Christian Life 

A nation and nations divided

What future Scotland?
If at any time I announce that a nation or kingdom is to be uprooted, torn down and destroyed, and if that nation I warned repents of its evil, then I will relent and not inflict on it the disaster I had planned.

And if at another time I announce that a nation or kingdom is to be built up and planted, and if it does evil in my sight and does not obey me, then I will reconsider the good I had intended to do for it.

'This is what the Lord says: Look! I am preparing a disaster for you and devising a plan against you. So turn from your evil ways, each one of you, and reform your ways and your actions.' But they will reply, 'It's no use. We will continue with our own plans; each of us will follow the stubbornness of his evil heart.' "


YesNosmallI was born in Scotland and have lived in the Scottish Highlands for all of my life. I regard patriotism and nationalism as two quite different concepts. The first is infused with affection, the second is often saturated in blood.
A call from out of the blue

Around a decade ago my telephone rang one afternoon. On the other end of the line was a lady whom I did not know; neither did she know me. We had never met, we have never met since and she and we have never been in touch again.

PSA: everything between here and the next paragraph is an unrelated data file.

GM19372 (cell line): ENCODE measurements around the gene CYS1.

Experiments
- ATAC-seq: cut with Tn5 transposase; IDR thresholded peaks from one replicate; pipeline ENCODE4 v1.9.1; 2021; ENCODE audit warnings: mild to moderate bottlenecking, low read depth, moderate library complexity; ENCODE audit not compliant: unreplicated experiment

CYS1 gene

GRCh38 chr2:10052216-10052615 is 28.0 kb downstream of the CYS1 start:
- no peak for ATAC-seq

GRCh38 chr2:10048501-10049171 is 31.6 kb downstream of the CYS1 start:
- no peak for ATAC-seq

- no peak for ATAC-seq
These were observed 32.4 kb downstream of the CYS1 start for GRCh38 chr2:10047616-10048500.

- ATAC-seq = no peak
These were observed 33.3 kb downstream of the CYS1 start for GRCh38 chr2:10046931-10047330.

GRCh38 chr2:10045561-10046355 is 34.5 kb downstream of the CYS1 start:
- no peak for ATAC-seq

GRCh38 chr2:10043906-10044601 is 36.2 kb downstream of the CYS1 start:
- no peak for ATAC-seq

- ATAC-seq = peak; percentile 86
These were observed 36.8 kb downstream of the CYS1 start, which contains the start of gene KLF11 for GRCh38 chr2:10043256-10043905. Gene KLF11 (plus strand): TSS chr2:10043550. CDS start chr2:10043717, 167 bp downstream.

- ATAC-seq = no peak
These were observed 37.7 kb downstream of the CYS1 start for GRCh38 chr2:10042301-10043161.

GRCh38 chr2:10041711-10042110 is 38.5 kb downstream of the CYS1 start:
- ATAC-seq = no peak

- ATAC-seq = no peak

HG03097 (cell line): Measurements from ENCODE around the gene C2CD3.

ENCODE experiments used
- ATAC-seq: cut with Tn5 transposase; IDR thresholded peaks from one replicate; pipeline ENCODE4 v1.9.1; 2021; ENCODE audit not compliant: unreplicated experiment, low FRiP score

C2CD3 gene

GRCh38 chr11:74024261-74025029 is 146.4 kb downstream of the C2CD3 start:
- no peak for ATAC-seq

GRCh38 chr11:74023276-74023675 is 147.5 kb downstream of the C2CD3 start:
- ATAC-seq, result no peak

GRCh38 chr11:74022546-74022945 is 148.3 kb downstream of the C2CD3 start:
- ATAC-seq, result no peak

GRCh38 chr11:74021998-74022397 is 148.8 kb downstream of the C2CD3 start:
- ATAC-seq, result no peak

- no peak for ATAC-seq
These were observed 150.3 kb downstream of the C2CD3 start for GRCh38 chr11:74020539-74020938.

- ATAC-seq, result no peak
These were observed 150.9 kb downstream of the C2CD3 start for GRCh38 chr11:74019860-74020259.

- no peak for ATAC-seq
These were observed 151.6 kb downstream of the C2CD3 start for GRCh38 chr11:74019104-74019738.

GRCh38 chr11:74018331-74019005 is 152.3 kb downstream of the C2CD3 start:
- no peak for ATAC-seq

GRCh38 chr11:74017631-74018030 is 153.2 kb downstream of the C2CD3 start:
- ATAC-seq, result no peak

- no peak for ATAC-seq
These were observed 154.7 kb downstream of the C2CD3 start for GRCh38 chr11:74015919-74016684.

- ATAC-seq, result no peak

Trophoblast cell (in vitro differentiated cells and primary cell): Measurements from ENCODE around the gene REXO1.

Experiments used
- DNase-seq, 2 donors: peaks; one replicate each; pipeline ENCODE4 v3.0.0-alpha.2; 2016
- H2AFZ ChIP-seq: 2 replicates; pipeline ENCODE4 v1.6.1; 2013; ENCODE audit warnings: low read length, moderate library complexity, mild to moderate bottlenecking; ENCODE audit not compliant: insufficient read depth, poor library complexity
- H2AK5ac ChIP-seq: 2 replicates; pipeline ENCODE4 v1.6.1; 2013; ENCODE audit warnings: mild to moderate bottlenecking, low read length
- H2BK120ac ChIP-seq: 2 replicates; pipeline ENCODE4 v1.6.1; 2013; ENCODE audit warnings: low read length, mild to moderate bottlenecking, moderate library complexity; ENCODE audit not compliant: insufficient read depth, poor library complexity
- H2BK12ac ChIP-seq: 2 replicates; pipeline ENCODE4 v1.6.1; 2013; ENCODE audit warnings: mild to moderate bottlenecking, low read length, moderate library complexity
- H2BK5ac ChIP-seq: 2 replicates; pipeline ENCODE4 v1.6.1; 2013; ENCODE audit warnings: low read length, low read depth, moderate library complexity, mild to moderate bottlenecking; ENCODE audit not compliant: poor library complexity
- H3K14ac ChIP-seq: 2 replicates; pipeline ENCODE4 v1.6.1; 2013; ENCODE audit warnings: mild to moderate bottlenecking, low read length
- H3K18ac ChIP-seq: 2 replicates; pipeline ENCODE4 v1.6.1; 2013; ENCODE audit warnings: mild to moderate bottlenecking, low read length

She explained her background and the reason for her call. She was Irish, but now living in London;  of a religious background (in her case, Roman Catholic) but now thoroughly born again of the Spirit of God. Although living in England the Lord had given her a heart to pray for Scotland. So, as she further explained, she had to ask a Scot. Her question to me was as succinct as it was profound: “What do I pray for Scotland?”
What do I prayWhat indeed should she pray for Scotland? But her earnest request, arriving out of a clear blue sky, required a considered response. How was I to answer? What would sum up my feelings on that immense subject?  It took me some time. When I was ready to offer my response I could barely speak the words. They stuck in my throat: they brought tears to my eyes and anguish to my soul.
I struggled to articulate my reply, but eventually it came out. “Scotland needs to be broken.”
A Toast becomes a Boast

In the context of the looming referendum I told this story to a Scottish friend the other day. “What did you mean?” he asked. And I found myself needing to give two answers. The first of these was in relation to the phone call. I quoted an old Scottish drinking toast: